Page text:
Oregon – New research reveals through a recent study a potential cure for Tinnitus Condition. The symptoms can be significantly alleviated with an noninvasive treatment called Transcranial Magnetic Stimulation (TMS).
Tinnitus is a condition that affects over 45 million people in the United States, up to 15 percent of the adults in the country manifests that they often hear a ringing or clicking sound with no apparent explanation.
Dr. Robert L. Folmer OHSU researcher and his colleagues studied the effects of a system for TMS on patients with Tinnitus condition. The system produces a magnetic field in form of a cone that can penetrate the scalp and skull of an individual and effectively interact with tissues in the brain.
The study involved 64 people diagnosed with Tinnitus for at least a year. Some of the patients received repetitive TMS sessions on a period of 10 days, while others were subjected with placebo treatment. The process involves delivering 2,000 electromagnetic pulses per session, especially designed to target the brain’s auditory cortex.
The results of the research were encouraging, the symptoms diminished for at least six months in half of the patients who received actual treatment instead of the placebo treatment. The research also showed that a significant part of the tinnitus patients who have had the condition for over 20 years experienced an important reduction of symptoms.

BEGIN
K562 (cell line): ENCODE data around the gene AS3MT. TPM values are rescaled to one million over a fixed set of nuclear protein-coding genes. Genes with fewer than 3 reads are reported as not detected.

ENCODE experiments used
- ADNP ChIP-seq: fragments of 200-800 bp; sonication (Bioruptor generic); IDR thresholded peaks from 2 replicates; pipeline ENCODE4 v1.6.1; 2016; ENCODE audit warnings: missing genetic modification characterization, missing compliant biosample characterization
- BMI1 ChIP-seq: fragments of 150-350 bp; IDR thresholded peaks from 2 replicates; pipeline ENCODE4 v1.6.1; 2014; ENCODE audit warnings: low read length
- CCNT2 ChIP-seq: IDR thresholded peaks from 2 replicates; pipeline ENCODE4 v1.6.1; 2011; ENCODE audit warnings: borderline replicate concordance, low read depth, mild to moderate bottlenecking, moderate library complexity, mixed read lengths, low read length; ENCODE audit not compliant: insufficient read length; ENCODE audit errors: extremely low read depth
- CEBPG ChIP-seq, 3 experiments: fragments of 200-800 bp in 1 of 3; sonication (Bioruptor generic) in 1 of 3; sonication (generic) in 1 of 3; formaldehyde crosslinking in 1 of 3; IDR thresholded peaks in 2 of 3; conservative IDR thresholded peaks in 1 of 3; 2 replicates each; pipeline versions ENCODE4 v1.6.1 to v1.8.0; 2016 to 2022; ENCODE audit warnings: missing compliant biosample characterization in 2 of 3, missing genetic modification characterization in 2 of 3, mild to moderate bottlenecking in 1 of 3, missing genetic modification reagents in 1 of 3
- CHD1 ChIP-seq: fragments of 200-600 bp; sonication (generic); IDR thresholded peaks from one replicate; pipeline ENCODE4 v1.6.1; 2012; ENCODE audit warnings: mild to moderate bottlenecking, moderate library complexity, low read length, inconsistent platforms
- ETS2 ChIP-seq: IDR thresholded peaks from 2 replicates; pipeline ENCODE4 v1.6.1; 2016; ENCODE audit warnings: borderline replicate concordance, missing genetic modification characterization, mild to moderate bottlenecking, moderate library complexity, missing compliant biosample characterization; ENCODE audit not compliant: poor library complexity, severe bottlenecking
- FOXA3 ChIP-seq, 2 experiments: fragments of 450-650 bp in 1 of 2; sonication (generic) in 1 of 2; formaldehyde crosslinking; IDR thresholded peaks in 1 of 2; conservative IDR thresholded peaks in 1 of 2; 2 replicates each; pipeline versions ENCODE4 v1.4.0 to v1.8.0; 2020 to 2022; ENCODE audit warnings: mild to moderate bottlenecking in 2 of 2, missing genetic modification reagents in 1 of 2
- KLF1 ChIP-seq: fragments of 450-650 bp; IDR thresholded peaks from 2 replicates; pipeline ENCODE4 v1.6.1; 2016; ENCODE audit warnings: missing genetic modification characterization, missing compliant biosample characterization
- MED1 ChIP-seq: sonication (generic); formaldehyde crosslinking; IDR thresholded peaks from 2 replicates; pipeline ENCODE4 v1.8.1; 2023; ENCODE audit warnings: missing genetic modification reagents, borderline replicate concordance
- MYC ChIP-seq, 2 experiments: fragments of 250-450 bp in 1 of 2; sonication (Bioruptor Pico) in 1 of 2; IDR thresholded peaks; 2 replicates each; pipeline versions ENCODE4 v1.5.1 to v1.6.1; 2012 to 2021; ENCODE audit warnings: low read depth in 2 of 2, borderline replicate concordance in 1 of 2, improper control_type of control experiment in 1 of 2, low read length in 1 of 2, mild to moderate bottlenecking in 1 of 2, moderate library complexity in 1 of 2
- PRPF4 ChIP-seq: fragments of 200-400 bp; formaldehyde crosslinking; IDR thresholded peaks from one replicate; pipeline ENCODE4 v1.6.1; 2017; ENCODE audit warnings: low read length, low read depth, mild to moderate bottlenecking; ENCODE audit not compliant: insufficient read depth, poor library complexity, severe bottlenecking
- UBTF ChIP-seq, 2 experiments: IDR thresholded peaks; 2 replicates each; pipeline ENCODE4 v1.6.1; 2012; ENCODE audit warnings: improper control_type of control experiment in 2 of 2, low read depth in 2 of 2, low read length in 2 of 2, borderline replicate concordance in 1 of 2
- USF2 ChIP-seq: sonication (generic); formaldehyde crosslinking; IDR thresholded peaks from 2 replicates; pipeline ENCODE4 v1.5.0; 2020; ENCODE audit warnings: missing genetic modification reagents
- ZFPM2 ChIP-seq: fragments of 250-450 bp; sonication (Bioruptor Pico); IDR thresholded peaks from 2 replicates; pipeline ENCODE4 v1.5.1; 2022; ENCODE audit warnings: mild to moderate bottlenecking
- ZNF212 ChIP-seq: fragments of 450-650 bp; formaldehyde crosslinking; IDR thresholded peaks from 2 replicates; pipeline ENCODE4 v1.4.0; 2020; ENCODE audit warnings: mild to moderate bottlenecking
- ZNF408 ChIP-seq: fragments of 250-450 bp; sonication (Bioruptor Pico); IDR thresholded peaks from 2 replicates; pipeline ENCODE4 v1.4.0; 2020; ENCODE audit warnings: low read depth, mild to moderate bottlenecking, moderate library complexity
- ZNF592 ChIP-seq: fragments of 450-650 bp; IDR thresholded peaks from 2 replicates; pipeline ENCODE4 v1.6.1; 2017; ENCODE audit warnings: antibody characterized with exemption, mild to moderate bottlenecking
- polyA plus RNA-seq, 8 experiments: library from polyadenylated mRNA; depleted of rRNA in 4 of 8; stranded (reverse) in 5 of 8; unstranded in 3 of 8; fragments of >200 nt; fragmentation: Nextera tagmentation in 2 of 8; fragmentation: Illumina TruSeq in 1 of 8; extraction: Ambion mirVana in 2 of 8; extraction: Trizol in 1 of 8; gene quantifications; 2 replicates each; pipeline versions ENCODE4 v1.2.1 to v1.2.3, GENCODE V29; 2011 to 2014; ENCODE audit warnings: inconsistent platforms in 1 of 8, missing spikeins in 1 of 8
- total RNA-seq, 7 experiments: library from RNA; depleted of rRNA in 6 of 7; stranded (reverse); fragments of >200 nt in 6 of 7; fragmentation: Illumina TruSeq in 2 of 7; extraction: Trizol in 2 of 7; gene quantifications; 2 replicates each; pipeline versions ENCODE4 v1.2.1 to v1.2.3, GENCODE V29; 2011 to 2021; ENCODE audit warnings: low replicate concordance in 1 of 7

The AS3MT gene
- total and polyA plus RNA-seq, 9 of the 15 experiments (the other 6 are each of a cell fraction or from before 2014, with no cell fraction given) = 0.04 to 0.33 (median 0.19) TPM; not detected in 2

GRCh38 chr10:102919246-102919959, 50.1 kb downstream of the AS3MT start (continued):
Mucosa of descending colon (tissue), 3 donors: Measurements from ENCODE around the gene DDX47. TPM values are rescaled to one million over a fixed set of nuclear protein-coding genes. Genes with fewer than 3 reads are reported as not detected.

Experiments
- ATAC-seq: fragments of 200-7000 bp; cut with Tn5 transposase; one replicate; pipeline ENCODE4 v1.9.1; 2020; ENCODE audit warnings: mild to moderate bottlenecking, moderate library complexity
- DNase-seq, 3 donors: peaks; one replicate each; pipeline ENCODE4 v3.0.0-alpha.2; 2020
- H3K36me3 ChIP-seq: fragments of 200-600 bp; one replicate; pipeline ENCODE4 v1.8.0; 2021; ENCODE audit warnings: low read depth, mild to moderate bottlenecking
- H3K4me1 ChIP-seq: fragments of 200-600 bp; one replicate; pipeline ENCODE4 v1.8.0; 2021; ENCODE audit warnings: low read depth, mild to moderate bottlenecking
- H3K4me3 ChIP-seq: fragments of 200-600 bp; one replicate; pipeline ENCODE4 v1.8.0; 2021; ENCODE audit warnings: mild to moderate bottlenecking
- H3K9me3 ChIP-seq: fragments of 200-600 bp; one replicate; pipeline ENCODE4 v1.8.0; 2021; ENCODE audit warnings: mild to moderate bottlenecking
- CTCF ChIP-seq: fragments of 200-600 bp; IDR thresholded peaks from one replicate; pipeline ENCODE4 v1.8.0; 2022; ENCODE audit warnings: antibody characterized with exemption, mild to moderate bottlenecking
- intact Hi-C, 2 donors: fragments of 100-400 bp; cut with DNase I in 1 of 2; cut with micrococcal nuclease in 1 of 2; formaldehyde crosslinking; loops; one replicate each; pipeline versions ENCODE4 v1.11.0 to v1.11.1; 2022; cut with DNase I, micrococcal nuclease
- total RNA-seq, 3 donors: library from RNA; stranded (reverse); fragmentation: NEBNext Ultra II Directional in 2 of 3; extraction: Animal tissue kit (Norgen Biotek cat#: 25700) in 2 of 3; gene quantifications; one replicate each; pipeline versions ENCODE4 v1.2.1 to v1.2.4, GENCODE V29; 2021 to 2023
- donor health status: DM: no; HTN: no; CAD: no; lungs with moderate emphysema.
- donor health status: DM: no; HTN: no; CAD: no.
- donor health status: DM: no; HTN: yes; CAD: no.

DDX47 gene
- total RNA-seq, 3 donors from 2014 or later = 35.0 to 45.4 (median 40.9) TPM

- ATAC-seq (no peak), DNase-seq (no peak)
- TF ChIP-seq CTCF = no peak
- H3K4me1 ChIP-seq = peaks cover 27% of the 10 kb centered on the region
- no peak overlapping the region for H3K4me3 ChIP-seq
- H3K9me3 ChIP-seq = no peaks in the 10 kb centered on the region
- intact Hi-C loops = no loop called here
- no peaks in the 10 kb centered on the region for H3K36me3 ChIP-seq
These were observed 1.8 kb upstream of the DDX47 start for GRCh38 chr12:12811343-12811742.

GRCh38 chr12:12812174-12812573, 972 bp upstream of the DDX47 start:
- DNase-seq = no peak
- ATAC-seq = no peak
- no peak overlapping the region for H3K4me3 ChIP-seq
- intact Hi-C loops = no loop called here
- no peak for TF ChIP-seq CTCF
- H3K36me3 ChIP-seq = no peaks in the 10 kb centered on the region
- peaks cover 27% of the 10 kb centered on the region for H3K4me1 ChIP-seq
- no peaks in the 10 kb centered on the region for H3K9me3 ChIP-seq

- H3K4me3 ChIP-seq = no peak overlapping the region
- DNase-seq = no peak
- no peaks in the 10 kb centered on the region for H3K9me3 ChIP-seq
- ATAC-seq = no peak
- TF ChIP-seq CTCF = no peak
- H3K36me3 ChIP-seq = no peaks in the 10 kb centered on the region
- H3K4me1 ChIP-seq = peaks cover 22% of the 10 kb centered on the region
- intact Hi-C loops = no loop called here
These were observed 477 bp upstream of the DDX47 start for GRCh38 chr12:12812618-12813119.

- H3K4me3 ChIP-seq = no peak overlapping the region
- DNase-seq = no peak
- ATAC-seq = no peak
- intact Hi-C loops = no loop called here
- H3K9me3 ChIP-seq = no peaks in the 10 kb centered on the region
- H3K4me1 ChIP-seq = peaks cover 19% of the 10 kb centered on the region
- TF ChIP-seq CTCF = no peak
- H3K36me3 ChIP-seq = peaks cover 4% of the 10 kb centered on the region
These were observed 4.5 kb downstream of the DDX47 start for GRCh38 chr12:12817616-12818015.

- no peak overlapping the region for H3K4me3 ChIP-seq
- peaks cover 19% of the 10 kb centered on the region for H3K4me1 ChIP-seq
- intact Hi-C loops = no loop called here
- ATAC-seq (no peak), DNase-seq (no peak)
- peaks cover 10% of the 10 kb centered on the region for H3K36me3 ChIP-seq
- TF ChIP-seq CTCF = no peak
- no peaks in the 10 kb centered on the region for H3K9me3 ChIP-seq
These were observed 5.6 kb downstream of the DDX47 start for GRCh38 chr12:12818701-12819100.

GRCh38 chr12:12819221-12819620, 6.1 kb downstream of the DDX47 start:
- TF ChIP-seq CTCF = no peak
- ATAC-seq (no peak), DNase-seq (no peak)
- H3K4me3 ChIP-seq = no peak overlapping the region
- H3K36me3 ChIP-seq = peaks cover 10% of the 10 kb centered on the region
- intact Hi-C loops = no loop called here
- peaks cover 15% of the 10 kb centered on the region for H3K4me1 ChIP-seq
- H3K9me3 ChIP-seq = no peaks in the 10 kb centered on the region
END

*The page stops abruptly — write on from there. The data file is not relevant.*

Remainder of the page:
“For some study participants, this was the first time in years that they experienced any relief in symptoms. These promising results bring us closer to developing a long-sought treatment for this condition that affects an enormous number of Americans, including many men and women who have served in our armed forces.” Robert L. Folmer said.
Currently, there are no proven treatments available for Tinnitus condition. The U.S Food and Drug Administration (USFDA) has only approved the use of the TMS system for treating depression.
The scientist strongly believe that this research will help increase with a larger clinical trial the use of TMS for clinical conditions.
Source: JAMA Otolaryngol Head Neck Surg.